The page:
If you operate a cloud-native IT environment, there's a good chance that some part of it is powered by open source software. Open source operating systems, orchestrators, service meshes and more are ubiquitous among modern IT stacks.
The open source community is a wonderful thing, and we feel privileged to be in a position to participate in it, both by contributing and using open source code and by supporting important open source projects doing what we do best: providing the cloud infrastructure they need to develop and distribute their software free of charge. We do this through our Open Source Partner Program, which originated at Packet in 2017 and continued after Equinix acquired Packet.
The projects use Equinix dedicated cloud to handle tasks that wouldn't be practical on other platforms. The single-tenant, bare-metal infrastructure gives open source developers high performance and scalability, as well as a level of configurability and control over their environments that they would not get elsewhere.
It’s Kubecon week and in today’s blog I want to highlight some of the ways in which massively popular and critical projects—including some key ones that are part of CNCF and the Linux Foundation—benefit from our open source program."The Linux Foundation and CNCF are beyond grateful for Equinix's generosity in donating infrastructure to support our mission. Whether it's providing multi-region hosting for mission critical services like git.kernel.org and mirrors.kernel.org or providing access to test environments for CNCF projects like Network Service Mesh, K3s and CRI-O, Equinix's dedicated cloud supports us with a level of hardware and routing control we can't get from virtualized environments." — Robert Reeves, VP of Strategic Partnerships at the Linux Foundation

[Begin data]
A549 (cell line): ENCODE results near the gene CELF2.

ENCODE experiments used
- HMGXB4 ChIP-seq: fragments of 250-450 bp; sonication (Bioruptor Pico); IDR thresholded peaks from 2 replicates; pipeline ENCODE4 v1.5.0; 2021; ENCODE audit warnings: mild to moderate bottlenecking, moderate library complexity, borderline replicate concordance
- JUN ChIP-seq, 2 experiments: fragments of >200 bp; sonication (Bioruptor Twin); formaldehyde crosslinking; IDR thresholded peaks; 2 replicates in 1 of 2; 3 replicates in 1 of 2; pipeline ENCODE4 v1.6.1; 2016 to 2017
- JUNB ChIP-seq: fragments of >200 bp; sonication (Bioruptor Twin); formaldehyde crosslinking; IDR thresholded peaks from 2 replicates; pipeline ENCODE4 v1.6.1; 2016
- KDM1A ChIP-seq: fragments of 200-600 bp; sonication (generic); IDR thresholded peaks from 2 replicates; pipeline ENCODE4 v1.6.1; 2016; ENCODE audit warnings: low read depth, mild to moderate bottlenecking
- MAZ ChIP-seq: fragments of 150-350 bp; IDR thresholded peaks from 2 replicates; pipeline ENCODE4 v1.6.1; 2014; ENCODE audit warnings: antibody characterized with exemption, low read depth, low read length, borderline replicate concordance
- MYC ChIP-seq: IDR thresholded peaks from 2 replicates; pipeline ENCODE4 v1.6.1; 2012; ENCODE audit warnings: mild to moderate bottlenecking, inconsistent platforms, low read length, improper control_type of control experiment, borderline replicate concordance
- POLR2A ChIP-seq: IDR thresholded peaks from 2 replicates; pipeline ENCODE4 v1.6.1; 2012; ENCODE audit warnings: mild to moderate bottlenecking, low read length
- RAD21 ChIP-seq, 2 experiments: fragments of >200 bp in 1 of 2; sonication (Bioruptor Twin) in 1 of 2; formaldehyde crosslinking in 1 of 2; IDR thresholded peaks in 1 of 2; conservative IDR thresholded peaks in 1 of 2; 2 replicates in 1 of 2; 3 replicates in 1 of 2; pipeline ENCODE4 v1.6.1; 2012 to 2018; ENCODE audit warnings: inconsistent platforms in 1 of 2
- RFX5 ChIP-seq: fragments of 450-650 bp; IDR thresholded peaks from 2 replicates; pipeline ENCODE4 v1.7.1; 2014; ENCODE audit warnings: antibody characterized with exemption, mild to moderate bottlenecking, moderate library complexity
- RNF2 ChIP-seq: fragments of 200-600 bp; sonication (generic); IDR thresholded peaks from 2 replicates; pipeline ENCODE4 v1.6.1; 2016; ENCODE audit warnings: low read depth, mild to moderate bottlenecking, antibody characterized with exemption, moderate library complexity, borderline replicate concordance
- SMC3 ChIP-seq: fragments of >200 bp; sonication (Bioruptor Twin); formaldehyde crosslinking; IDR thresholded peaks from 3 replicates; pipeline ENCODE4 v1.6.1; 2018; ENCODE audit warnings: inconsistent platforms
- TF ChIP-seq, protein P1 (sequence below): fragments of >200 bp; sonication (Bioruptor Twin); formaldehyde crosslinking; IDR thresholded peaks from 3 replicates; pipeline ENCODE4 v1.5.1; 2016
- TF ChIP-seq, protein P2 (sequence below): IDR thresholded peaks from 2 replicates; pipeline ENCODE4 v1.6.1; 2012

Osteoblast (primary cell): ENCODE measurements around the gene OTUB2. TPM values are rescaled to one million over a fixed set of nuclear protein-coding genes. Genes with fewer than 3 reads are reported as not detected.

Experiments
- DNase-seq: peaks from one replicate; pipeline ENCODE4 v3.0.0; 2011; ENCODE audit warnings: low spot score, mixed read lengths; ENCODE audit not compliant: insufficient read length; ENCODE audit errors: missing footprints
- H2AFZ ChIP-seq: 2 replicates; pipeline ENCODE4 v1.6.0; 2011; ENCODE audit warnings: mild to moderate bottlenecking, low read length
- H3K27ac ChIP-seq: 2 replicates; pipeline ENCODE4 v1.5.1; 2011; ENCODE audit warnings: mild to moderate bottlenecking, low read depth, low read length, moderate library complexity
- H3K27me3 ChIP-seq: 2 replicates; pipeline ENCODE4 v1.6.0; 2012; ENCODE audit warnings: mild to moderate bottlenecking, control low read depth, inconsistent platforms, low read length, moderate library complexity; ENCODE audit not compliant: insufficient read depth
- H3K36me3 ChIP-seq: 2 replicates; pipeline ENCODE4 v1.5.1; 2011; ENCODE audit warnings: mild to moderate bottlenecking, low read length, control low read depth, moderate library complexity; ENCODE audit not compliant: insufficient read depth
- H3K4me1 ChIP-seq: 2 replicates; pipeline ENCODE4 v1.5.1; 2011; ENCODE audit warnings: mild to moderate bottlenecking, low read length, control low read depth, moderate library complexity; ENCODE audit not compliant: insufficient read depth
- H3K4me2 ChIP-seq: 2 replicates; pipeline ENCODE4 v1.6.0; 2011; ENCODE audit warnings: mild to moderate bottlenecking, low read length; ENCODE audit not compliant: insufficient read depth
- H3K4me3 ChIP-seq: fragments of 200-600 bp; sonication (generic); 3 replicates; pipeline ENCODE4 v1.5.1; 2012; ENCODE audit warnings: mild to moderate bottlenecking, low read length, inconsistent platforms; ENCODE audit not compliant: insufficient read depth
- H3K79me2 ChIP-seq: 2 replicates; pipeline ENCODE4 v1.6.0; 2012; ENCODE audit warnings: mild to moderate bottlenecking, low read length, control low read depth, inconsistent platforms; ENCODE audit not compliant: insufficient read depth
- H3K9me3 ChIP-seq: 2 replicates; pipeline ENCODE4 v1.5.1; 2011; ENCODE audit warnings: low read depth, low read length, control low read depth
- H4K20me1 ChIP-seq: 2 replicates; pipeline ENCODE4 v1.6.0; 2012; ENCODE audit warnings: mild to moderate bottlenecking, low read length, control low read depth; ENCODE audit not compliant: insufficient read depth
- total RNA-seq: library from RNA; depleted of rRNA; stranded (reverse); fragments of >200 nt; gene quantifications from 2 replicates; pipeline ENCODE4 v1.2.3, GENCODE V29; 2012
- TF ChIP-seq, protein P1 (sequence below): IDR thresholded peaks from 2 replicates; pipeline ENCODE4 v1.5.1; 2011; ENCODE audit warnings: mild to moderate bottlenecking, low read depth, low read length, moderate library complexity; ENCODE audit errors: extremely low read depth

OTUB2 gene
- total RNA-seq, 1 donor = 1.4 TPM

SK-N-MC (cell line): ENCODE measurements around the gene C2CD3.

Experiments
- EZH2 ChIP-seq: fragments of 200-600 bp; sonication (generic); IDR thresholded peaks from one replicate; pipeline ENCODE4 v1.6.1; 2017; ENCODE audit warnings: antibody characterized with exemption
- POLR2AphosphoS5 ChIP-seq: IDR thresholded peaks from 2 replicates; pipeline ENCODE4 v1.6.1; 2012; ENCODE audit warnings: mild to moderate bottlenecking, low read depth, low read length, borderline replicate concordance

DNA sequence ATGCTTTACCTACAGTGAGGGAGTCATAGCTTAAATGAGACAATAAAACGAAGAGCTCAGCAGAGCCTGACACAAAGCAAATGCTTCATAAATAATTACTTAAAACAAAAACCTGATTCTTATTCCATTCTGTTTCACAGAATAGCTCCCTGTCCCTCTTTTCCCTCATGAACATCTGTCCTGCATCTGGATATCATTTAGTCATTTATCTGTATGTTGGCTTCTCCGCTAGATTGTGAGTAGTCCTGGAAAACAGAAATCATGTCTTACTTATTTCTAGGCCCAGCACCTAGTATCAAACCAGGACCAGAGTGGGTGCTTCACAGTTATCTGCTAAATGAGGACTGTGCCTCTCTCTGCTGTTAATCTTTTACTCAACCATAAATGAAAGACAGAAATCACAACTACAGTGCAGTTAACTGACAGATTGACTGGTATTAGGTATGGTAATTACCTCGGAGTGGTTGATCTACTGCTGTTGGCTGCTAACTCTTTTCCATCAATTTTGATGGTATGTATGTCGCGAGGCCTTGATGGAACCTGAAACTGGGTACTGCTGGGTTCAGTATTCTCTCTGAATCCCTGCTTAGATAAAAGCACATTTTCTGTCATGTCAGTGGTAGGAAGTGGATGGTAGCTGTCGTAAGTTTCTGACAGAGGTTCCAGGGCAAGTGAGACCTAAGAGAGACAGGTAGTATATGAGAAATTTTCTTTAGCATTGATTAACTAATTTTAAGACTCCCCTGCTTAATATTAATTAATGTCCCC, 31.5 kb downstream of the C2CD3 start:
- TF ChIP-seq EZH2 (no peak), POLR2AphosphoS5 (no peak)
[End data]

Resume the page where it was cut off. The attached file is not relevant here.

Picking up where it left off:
If Linux runs on your servers, source code at your systems’ core likely came from kernel.org. Whoever compiled your kernel needed Linux source code in the version and format necessary for the infrastructure you're using. Kernel.org hosts custom Git repositories where anyone can access Linux code.
Doing this well requires solving an unusual challenge. The code needs to be hosted in multiple geographic regions so that developers can easily access it from anywhere in the world. It also needs to be synced across all those locations. Having versions of the Linux source code differ from region to region would be a big problem! This isn’t practical with conventional CDNs, which can't handle the rapid changes that take place in a Git repository.
Kernel.org solves this challenge by hosting its Git repositories on Equinix dedicated cloud across four global locations. The low-latency network connections that transmit data between those locations ensure that the code remains in sync. This ensures that Linux kernel development proceeds at a steady clip.
Etcd, a distributed key-value store, is one of the essential components in Kubernetes, which uses it to store vital configuration data. Because there are so many different Kubernetes distributions and versions running across multiple environments, the ability to constantly update Etcd and keep it compatible with other Kubernetes dependencies is a critical goal for developers.